The Securities and Exchange Commission and the US Justice Department have opened a probe into potential inside trading by Barry Diller, a millionaire, who now wants to acquire an ownership stake in MGM Resorts International.
Barry Diller’s Nevada Gaming License on Pause
His request, though, has been put on pause by the Nevada Gaming Commission, citing the most recent events about Diller. Diller, who is chairman of IAC, and company CEO Joey Levin, were both recommended to receive a license based on their 14% ownership stake in MGM Resorts.
However, the Wall Street Journal revealed that Diller’s stepson, Alex von Furstenberg, and David Geffen, a fellow billionaire, have acquired a large number of stocks ahead of Activision Blizzard’s acquisition of Microsoft. The deal is worth $68.7 billion and is one of the biggest consolidations of the gaming industry.
The Nevada Gaming Control Board recommendation for a license will now have to be revisited, said NGC chair Jennifer Togliatti. She was brief and argued that Diller would need to be vetted once again to determine whether awarding a license to him would be sustainable.
Togliatti requested that Biller’s license application and subsequent recommendation be once again returned to the NGCB and revised. Diller has composedly denied the claims that he may have been involved in a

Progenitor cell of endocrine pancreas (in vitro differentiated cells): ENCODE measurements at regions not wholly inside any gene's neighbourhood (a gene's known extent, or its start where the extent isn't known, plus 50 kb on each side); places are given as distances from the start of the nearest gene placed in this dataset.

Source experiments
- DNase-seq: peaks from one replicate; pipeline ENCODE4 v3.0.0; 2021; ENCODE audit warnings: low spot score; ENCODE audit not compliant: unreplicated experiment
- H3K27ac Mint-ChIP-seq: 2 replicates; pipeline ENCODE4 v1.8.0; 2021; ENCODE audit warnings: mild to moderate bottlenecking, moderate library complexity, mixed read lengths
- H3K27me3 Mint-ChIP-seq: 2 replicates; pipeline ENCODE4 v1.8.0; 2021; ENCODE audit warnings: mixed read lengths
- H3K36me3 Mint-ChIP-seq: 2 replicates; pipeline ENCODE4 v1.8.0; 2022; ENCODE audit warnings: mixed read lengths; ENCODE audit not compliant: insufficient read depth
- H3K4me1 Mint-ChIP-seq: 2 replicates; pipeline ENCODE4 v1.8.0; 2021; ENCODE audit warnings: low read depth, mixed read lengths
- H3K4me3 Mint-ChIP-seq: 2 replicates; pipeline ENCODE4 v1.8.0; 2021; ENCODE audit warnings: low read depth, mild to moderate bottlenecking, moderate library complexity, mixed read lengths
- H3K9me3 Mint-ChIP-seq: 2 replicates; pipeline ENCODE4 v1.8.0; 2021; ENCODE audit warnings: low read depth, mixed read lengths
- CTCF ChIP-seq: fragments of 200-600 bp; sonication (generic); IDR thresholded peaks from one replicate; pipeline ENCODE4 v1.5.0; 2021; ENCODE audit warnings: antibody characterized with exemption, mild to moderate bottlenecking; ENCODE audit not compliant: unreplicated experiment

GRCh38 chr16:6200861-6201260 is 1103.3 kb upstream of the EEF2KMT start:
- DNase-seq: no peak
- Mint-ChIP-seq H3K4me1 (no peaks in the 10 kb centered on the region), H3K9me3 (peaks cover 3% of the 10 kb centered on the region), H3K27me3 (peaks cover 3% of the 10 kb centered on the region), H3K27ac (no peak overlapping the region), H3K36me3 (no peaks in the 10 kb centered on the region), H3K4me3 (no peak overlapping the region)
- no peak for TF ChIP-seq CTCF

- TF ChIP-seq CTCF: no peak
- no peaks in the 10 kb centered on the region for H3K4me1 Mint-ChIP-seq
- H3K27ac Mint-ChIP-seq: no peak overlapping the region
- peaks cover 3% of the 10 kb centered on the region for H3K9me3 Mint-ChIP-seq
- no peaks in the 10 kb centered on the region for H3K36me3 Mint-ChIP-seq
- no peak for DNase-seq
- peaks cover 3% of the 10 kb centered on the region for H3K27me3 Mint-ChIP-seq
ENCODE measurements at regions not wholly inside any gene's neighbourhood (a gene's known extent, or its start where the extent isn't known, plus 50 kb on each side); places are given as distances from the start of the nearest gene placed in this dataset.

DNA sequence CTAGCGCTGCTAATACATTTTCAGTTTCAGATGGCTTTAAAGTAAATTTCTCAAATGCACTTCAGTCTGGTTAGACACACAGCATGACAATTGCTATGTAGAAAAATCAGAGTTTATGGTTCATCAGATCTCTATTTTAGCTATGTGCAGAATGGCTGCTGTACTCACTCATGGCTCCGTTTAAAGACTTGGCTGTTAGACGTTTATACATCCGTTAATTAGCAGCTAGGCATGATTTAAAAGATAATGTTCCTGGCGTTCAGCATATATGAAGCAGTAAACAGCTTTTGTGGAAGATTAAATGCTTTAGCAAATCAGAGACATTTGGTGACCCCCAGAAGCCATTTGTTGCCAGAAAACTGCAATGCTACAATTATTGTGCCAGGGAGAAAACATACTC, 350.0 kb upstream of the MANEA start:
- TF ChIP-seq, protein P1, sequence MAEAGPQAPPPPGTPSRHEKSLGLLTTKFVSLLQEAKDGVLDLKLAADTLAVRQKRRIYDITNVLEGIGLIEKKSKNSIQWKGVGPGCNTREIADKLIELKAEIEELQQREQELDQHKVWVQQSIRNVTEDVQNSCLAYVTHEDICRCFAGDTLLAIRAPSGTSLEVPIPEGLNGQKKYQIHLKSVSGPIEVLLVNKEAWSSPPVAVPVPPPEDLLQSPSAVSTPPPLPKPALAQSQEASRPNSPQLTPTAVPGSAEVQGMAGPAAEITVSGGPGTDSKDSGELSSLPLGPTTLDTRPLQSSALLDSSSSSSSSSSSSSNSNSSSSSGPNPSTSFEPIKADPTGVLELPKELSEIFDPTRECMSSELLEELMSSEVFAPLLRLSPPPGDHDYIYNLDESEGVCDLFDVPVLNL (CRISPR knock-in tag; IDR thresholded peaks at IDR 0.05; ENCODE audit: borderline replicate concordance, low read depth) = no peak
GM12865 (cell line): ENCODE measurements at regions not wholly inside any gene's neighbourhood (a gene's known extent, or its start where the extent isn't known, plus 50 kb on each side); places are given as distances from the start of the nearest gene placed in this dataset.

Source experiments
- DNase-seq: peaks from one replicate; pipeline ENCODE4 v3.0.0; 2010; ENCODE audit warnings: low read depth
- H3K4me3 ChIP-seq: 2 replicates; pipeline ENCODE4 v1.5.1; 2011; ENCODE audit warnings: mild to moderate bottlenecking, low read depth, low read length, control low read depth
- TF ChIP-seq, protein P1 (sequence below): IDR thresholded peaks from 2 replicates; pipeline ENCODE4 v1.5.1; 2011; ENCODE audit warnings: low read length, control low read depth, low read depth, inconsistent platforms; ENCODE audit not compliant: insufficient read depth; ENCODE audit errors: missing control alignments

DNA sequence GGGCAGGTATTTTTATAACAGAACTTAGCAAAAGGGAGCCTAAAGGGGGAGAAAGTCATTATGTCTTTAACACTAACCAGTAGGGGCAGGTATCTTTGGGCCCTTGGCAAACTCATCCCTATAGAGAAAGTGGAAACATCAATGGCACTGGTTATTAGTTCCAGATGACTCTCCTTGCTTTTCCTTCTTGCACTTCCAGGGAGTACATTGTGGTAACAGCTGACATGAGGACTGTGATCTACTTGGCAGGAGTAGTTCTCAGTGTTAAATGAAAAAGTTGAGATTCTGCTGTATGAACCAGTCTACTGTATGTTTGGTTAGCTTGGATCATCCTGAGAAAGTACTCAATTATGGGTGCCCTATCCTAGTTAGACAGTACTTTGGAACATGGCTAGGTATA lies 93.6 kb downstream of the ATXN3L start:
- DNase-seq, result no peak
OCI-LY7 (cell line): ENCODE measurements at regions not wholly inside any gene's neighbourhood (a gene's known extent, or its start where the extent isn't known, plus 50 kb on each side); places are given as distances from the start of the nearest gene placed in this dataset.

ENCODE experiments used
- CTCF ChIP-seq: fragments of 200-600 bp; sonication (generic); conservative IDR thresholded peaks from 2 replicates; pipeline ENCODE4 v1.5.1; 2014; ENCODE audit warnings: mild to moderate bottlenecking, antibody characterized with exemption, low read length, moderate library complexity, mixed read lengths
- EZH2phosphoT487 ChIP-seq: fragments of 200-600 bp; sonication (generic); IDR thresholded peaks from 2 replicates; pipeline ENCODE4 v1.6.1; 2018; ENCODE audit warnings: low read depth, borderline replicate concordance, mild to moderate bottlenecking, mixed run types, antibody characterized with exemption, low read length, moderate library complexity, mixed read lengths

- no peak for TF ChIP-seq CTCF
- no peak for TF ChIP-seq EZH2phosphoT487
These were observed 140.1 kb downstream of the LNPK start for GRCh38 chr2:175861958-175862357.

“None of us had any knowledge from any person or any source or any anything about a potential acquisition of Activision by Microsoft. We acted simply on the belief that Activision was undervalued and therefore had the potential for going private or being acquired.”
IAC chairman Barry Diller
Diller Makes a Lucky Bet That Turns Out Successful
Diller further objected that the very idea that he – or anyone as closely associated with him – would purchase stock so close to the actual deal date “strained credulity,” and argued that all in all, it was just a “lucky bet.”
This has not stopped the Justice Department to proceed with a criminal probe seeking to establish whether insider trading has occurred. Diller has been composed since the launch of the probe, arguing that he was not concerned about the findings as there was no way anything of the sort would be proven.
In light of this, Diller should sooner or later complete the NGCB’s repeated review of his suitability for a license and receive approval by the commission to hold one. Nevada is particularly sensitive when it comes to licensing individuals, following the big fallout the regulator had with Steve Wynn.